In contrast, today there are many people in USA who believe that immigration needs to be drastically curtailed. Yes, it is possible but remember, it is not going to be easy. The last 100 years have seen a massive influx of people to USA and they have contributed heavily towards the economic growth of this country. We have also attracted a large amount of capital and thus this symbiotic relationship between talent, capital and enterpreneurship has propelled USA to be an economic superpower. If the immigration of skilled people is curtailed, what would happen to the capital inflows? Perhaps some other country (or group of countries) would become the new economic magnet and the talent and capital would flow there instead.

Others believe that it is only illegal migration that is bad and should be ratcheted down. Towards this goal, the US government is spending a fortune in stopping the flow of "illegals", primarily through the Mexico border. But I believe that this too is a failed idea. You cannot market the American Dream to the engineers in Egypt and doctors in Ghana without also marketing to the hardworking manual laborers in Mexico. Sure, we want to accept only the "creme de la creme" of the world but it is not so simple.

Why are we in such dire need of skilled workers? Well, one reason is that we, as a society, do not want to invest in education. We are telling our kids that if they want to be a doctor, either be lucky enough to have your parents pay for your decade-long education or graduate with $200,000 in debt. If we don't have enough doctors, we would import them from some other country where the state pays for the education and the doctor arrives here fully trained and debt-free!

The flip-side of the question is: Why do we need so many unskilled workers? Well, we are a fairly wasteful society. And at the same time, we are addicted to cheap prices. We don't want one pair of great shoes that would last a lifetime. We want 10 pairs of shoes and don't mind if they wear out in a year as long as they are really cheap. Therefore, there is a need for unskilled and semi-skilled workers and the budget to pay them is really small. The only group that is keen on getting such jobs is people who are in the country illegally and cannot be employed legally. If tomorrow, by some miracle, we grant legal status on everyone and ensure that there is not a single person in USA illegally, we can expect to see a dramatic rise in the costs of many labor-intensive tasks. While we may have our moral reservations about illegal immigration, we need to understand what we are going to do when cheap labor disappears.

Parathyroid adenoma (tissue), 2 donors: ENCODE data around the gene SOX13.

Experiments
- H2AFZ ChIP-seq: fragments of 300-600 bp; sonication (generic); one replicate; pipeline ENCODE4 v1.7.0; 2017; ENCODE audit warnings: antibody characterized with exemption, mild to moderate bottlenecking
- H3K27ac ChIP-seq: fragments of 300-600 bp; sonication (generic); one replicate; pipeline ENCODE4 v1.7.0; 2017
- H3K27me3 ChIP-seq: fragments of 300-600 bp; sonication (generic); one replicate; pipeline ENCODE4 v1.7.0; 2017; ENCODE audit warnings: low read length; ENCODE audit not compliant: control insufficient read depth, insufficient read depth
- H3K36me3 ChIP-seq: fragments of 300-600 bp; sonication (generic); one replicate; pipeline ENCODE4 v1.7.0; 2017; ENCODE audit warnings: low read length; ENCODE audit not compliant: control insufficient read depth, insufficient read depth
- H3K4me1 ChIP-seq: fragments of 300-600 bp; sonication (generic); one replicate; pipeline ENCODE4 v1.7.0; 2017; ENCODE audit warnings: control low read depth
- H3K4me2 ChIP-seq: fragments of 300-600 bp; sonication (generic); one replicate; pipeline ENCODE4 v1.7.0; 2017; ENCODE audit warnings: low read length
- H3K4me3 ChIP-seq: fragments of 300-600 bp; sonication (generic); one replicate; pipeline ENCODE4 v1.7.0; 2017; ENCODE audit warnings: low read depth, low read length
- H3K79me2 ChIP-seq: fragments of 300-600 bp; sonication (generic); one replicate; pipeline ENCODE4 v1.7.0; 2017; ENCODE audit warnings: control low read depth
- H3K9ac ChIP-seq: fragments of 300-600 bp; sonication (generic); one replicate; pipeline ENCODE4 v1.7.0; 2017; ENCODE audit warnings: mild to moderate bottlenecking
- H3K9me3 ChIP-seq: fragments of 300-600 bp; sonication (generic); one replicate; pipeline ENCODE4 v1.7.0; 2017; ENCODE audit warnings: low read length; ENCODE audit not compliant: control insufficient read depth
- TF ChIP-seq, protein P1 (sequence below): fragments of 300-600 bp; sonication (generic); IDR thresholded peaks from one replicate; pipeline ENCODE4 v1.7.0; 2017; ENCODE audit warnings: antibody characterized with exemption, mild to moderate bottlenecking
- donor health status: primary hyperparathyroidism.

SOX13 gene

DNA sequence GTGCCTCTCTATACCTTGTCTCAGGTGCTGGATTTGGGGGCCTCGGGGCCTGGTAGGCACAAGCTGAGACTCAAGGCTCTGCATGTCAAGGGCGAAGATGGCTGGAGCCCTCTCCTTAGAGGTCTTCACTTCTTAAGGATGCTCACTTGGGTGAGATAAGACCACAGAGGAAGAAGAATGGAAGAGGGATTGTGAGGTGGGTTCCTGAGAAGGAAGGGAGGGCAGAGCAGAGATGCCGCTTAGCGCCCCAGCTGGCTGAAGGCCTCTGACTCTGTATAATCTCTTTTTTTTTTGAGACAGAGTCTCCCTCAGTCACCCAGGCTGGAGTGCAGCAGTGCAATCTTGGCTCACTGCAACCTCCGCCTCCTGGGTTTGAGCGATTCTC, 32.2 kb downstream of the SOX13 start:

What do you think?


Bullfight in Madrid

Recently, I was in Madrid on vacation. Despite my reservations, I was cajoled into going to a bullfight. I have always maintained that bullfights are barbaric (though I am a carnivore...). Lacking any knowledge of Spanish (except for a few tourist words and phrases), I was lucky to receive a booklet (with our tickets) which explained the process of a bullfight in 5 languages. And my neighbors on both sides were unlucky to have a decent knowledge of English language...

After seeing the entire bullfight process (6 bullfights in total), I have reached a different conclusion - Bullfights are barbaric not because a bull gets killed but because the entire process is about slaughter. The bull doesn't stand a chance. Let me explain: